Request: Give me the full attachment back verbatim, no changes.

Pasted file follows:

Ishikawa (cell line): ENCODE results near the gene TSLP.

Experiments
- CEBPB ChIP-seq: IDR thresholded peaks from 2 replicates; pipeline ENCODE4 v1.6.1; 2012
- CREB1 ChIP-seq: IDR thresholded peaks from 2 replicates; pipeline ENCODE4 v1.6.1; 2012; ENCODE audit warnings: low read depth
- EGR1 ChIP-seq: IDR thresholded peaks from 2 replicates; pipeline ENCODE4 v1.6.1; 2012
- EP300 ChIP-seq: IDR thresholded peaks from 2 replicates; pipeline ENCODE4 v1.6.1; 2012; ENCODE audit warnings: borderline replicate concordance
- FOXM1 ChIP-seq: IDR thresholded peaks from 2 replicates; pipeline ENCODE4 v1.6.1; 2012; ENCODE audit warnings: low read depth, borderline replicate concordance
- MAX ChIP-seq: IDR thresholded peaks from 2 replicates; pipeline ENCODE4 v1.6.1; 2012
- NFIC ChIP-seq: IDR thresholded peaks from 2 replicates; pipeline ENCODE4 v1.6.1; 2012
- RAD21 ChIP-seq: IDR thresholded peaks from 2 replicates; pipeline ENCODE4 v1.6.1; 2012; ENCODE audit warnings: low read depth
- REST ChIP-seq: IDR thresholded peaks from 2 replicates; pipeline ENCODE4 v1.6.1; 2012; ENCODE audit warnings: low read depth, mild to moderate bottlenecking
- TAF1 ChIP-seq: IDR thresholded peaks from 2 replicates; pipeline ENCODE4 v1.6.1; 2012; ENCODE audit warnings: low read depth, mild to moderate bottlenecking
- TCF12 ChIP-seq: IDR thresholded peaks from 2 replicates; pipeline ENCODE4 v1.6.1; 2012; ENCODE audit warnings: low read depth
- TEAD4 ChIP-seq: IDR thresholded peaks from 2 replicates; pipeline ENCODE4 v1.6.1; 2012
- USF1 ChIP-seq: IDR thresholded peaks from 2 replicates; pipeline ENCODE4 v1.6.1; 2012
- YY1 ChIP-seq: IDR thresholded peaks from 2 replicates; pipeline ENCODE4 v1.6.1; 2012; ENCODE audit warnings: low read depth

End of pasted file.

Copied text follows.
Ishikawa (cell line): ENCODE results near the gene TSLP.

Experiments
- CEBPB ChIP-seq: IDR thresholded peaks from 2 replicates; pipeline ENCODE4 v1.6.1; 2012
- CREB1 ChIP-seq: IDR thresholded peaks from 2 replicates; pipeline ENCODE4 v1.6.1; 2012; ENCODE audit warnings: low read depth
- EGR1 ChIP-seq: IDR thresholded peaks from 2 replicates; pipeline ENCODE4 v1.6.1; 2012
- EP300 ChIP-seq: IDR thresholded peaks from 2 replicates; pipeline ENCODE4 v1.6.1; 2012; ENCODE audit warnings: borderline replicate concordance
- FOXM1 ChIP-seq: IDR thresholded peaks from 2 replicates; pipeline ENCODE4 v1.6.1; 2012; ENCODE audit warnings: low read depth, borderline replicate concordance
- MAX ChIP-seq: IDR thresholded peaks from 2 replicates; pipeline ENCODE4 v1.6.1; 2012
- NFIC ChIP-seq: IDR thresholded peaks from 2 replicates; pipeline ENCODE4 v1.6.1; 2012
- RAD21 ChIP-seq: IDR thresholded peaks from 2 replicates; pipeline ENCODE4 v1.6.1; 2012; ENCODE audit warnings: low read depth
- REST ChIP-seq: IDR thresholded peaks from 2 replicates; pipeline ENCODE4 v1.6.1; 2012; ENCODE audit warnings: low read depth, mild to moderate bottlenecking
- TAF1 ChIP-seq: IDR thresholded peaks from 2 replicates; pipeline ENCODE4 v1.6.1; 2012; ENCODE audit warnings: low read depth, mild to moderate bottlenecking
- TCF12 ChIP-seq: IDR thresholded peaks from 2 replicates; pipeline ENCODE4 v1.6.1; 2012; ENCODE audit warnings: low read depth
- TEAD4 ChIP-seq: IDR thresholded peaks from 2 replicates; pipeline ENCODE4 v1.6.1; 2012
- USF1 ChIP-seq: IDR thresholded peaks from 2 replicates; pipeline ENCODE4 v1.6.1; 2012
- YY1 ChIP-seq: IDR thresholded peaks from 2 replicates; pipeline ENCODE4 v1.6.1; 2012; ENCODE audit warnings: low read depth